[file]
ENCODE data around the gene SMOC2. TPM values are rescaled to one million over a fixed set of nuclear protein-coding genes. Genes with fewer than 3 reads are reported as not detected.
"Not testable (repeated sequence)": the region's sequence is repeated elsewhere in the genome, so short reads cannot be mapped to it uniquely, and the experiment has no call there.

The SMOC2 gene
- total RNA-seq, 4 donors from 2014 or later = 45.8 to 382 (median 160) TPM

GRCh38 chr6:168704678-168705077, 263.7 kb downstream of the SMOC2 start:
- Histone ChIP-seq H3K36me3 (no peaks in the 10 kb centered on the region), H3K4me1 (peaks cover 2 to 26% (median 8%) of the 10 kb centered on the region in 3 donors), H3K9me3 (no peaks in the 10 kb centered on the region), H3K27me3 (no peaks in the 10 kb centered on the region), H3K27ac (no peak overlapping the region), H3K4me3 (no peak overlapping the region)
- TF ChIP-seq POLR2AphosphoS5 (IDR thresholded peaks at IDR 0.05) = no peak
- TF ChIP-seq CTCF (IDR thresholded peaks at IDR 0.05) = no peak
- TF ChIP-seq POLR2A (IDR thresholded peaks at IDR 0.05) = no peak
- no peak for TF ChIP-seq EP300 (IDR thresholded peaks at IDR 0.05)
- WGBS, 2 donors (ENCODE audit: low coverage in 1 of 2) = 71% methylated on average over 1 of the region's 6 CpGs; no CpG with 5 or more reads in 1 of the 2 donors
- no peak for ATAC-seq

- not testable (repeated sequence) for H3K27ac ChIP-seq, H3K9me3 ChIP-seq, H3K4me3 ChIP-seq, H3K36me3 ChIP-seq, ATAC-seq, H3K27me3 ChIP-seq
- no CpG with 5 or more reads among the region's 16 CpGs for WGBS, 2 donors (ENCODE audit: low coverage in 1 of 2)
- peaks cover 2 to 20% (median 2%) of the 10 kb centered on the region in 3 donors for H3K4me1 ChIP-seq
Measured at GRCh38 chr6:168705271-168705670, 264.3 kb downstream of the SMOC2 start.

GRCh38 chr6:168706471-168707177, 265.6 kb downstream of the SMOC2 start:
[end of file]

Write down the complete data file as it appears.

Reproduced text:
ENCODE data around the gene SMOC2. TPM values are rescaled to one million over a fixed set of nuclear protein-coding genes. Genes with fewer than 3 reads are reported as not detected.
"Not testable (repeated sequence)": the region's sequence is repeated elsewhere in the genome, so short reads cannot be mapped to it uniquely, and the experiment has no call there.

The SMOC2 gene
- total RNA-seq, 4 donors from 2014 or later = 45.8 to 382 (median 160) TPM

GRCh38 chr6:168704678-168705077, 263.7 kb downstream of the SMOC2 start:
- Histone ChIP-seq H3K36me3 (no peaks in the 10 kb centered on the region), H3K4me1 (peaks cover 2 to 26% (median 8%) of the 10 kb centered on the region in 3 donors), H3K9me3 (no peaks in the 10 kb centered on the region), H3K27me3 (no peaks in the 10 kb centered on the region), H3K27ac (no peak overlapping the region), H3K4me3 (no peak overlapping the region)
- TF ChIP-seq POLR2AphosphoS5 (IDR thresholded peaks at IDR 0.05) = no peak
- TF ChIP-seq CTCF (IDR thresholded peaks at IDR 0.05) = no peak
- TF ChIP-seq POLR2A (IDR thresholded peaks at IDR 0.05) = no peak
- no peak for TF ChIP-seq EP300 (IDR thresholded peaks at IDR 0.05)
- WGBS, 2 donors (ENCODE audit: low coverage in 1 of 2) = 71% methylated on average over 1 of the region's 6 CpGs; no CpG with 5 or more reads in 1 of the 2 donors
- no peak for ATAC-seq

- not testable (repeated sequence) for H3K27ac ChIP-seq, H3K9me3 ChIP-seq, H3K4me3 ChIP-seq, H3K36me3 ChIP-seq, ATAC-seq, H3K27me3 ChIP-seq
- no CpG with 5 or more reads among the region's 16 CpGs for WGBS, 2 donors (ENCODE audit: low coverage in 1 of 2)
- peaks cover 2 to 20% (median 2%) of the 10 kb centered on the region in 3 donors for H3K4me1 ChIP-seq
Measured at GRCh38 chr6:168705271-168705670, 264.3 kb downstream of the SMOC2 start.

GRCh38 chr6:168706471-168707177, 265.6 kb downstream of the SMOC2 start: